College locks gate, DU aspirants register protest
Colleges that refuse to follow rules and an administration that says it is helpless in reining them in. This in short has been the story of University of Delhi (DU) since the second day of admission after the first cut-off list was announced. Mallica Joshi reports.Updated: Jul 06, 2013 00:54 IST
Colleges that refuse to follow rules and an administration that says it is helpless in reining them in. This in short has been the story of University of Delhi (DU) since the second day of admission after the first cut-off list was announced.
After College of Vocational Studies (CVS) refused admission to applicants in English, Maharaja Agrasen College denied admissions in computer science and Sri Aurobindo College in chemistry, it was the turn of Swami Shraddhanand College to turn away aspirants seeking admission in its botany course on Friday.
As the students who were denied admission by College of Vocational Studies continued protesting for the eighth day, authorities at Swami Shraddhanand College didn’t even allow hundreds of aspirants who met the third cut-off list to enter the premises as the institution claimed it had already “over admitted students”.
“I reached the college at 9am to take admission after making the cut under the third list. The college had declared its cut-off for botany as 68% and a number of other applicants were also there to take admission.
The college, however, refused to let us enter. We heard that they had already filled more than the sanctioned number of seats. The rule, however, says that all applicants are supposed to be admitted,” said Nidhi, an applicant who along with 20 other applicants filed a complaint at the office of the Dean Students’ Welfare later.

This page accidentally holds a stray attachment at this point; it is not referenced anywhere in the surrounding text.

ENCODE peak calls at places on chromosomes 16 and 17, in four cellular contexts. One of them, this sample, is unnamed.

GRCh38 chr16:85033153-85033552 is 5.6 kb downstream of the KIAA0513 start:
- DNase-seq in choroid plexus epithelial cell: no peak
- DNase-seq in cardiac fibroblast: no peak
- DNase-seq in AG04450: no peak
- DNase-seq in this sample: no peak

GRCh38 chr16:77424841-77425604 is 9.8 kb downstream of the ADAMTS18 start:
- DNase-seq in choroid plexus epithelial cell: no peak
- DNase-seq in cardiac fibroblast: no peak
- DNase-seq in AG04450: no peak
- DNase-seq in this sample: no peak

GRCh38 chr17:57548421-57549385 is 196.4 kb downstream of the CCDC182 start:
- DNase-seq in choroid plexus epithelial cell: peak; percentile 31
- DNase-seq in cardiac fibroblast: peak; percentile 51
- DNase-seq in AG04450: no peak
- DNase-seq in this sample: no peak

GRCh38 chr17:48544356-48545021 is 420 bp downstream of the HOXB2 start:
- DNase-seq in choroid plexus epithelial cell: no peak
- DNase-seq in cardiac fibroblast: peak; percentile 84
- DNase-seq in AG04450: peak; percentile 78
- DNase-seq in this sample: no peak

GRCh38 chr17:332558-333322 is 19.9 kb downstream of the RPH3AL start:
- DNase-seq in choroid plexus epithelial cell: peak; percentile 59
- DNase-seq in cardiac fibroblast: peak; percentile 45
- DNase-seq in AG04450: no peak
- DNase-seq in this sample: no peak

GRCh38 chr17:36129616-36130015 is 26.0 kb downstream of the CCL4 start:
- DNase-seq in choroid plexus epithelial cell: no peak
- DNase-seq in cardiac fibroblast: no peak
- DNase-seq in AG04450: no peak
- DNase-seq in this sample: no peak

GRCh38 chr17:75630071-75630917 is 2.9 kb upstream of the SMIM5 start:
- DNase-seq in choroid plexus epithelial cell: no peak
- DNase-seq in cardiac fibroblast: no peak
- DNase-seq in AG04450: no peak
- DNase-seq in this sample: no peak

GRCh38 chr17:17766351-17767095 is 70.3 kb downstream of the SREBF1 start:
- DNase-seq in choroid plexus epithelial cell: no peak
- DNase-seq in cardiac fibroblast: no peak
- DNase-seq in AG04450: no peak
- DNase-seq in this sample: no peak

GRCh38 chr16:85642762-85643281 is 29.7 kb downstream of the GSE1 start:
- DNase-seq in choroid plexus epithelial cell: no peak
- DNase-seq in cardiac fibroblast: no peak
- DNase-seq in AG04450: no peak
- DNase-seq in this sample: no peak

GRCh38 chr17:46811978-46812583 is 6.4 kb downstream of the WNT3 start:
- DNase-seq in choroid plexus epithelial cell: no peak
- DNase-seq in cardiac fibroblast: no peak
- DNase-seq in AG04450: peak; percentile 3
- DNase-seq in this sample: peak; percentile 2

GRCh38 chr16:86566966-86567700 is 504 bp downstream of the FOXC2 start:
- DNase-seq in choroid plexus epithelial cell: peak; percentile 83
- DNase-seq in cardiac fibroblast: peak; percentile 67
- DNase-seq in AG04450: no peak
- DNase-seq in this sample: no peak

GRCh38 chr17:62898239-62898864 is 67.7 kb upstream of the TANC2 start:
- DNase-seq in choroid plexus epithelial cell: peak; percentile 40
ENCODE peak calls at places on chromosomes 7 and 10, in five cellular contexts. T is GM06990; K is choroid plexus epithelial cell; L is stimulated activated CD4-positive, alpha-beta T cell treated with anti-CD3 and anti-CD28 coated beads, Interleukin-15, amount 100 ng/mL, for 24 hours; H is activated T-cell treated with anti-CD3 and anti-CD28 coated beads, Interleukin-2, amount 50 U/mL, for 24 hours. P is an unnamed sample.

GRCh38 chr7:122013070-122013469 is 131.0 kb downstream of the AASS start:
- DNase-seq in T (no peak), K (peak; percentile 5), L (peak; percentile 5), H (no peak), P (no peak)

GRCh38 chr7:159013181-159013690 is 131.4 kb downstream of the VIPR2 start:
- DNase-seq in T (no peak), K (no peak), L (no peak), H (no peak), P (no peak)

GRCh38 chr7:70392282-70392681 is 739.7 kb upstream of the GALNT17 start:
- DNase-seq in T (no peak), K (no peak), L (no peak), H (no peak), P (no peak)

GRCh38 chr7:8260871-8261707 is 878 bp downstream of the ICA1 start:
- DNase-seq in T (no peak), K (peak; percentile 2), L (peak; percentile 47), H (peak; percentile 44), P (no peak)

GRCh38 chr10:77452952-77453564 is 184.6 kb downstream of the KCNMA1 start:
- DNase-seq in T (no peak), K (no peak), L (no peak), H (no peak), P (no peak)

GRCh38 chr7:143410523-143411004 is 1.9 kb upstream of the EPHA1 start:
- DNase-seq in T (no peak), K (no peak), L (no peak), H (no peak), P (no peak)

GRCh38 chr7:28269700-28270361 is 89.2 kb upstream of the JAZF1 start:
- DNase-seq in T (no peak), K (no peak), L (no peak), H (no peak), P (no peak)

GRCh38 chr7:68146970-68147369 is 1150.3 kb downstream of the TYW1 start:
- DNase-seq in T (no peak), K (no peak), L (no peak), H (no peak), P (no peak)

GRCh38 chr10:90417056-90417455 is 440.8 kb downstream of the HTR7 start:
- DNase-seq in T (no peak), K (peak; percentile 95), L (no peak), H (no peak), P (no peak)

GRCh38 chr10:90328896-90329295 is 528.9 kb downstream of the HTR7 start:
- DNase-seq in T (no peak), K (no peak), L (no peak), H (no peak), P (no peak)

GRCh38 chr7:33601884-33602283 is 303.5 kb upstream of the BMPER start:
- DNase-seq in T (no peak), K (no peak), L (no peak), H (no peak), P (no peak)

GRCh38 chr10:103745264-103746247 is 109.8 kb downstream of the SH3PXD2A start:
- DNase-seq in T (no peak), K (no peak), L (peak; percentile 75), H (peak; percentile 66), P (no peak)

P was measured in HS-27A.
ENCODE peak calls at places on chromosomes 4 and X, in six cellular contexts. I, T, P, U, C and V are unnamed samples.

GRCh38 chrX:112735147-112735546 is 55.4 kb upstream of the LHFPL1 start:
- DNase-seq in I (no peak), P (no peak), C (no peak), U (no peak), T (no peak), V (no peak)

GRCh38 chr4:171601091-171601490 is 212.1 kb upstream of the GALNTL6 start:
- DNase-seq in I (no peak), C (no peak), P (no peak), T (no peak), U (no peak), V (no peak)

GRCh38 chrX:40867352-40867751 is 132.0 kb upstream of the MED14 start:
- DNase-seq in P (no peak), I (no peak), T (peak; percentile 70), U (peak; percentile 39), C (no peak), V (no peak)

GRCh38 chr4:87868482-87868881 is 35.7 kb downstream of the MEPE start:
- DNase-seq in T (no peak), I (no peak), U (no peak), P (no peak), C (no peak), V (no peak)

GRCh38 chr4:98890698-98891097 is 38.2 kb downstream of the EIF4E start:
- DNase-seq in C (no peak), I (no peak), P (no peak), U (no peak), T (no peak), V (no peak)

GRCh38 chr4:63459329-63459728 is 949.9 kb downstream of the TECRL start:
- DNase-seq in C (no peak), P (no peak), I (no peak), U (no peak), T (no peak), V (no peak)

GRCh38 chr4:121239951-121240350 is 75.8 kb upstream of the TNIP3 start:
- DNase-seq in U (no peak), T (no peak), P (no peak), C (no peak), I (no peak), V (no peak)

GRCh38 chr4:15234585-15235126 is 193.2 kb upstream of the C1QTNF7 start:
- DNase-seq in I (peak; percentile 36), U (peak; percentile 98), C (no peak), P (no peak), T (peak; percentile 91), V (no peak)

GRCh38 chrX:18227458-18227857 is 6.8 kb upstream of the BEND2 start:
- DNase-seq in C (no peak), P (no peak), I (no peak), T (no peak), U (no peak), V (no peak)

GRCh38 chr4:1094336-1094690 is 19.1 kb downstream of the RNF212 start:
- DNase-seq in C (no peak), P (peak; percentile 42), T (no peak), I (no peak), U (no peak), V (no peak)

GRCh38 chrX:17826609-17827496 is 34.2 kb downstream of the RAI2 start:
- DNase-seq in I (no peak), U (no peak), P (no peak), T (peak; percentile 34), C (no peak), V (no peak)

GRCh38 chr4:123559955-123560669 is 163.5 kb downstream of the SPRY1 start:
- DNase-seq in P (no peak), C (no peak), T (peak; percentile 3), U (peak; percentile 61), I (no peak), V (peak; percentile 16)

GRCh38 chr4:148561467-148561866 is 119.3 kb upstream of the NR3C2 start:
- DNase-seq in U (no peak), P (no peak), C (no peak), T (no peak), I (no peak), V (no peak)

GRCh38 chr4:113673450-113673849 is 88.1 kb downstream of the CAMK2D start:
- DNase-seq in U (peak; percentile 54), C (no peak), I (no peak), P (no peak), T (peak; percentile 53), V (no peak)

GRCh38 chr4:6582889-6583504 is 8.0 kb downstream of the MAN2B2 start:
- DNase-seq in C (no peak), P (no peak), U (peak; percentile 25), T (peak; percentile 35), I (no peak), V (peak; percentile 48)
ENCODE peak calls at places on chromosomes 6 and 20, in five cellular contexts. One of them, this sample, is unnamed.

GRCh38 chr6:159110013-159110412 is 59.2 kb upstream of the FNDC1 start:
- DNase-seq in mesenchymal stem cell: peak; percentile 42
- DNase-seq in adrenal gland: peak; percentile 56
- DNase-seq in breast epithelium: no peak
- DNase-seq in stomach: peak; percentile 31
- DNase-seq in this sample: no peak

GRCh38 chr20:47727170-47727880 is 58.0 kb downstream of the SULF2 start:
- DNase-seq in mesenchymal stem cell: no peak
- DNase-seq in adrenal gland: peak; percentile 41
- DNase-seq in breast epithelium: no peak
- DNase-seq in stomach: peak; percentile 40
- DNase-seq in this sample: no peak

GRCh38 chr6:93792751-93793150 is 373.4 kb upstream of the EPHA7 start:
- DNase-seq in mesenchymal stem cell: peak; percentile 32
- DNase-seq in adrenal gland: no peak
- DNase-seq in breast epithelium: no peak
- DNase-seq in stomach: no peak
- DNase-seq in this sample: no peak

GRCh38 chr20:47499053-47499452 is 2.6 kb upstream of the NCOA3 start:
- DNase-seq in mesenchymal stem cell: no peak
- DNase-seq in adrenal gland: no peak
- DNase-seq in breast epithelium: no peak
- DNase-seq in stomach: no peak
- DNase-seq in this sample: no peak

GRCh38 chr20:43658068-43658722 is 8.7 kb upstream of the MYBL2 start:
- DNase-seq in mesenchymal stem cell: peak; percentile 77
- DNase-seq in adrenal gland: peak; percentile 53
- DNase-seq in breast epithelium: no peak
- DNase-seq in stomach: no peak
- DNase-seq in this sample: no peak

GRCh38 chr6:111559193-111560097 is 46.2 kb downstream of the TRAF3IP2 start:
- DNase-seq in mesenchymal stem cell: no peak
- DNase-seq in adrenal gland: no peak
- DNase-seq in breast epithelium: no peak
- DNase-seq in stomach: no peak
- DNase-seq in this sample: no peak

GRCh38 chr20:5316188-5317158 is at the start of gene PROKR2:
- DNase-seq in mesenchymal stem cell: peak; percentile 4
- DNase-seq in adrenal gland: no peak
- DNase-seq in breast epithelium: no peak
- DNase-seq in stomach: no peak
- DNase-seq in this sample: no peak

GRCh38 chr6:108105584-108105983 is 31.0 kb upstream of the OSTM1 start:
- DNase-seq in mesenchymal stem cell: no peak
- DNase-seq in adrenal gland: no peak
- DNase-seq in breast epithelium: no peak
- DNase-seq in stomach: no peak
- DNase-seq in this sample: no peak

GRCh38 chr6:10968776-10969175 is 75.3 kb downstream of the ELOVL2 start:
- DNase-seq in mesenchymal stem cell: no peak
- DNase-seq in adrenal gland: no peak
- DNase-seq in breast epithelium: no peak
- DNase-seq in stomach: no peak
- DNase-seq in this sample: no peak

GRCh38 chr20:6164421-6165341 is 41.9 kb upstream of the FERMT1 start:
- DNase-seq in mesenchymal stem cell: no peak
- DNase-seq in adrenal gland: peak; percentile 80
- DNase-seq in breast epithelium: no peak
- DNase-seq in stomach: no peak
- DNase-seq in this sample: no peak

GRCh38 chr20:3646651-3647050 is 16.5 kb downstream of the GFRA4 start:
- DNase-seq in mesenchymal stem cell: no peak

The university rule clearly states that all applicants who have met the cut-off have to be admitted, irrespective of the sanctioned number of seats in a college. The rule was also another reason for prominent DU colleges declaring high cut-offs.
University experts are also trying to find out the reason behind the sudden drop in cut-offs in off-campus colleges, which they said could be because of a college’s decision to favour an individual.
“It is likely that a college perhaps wanted to oblige a particular candidate and lowered the cut-off accordingly. After admitting that particular candidate, they locked their gates. Why else would they bring down their cut-off drastically despite knowing that the number of candidates is huge,” said a senior DU official.
What has been more frustrating for the applicants is the seeming inability of DU authorities to take any action and ensure their admission. The office of the Dean Students’ Welfare has tried making calls to the college principals but no one has responded. The office is now in the process of sending letters to college principals, asking them to explain their decision of denying admission to eligible candidates.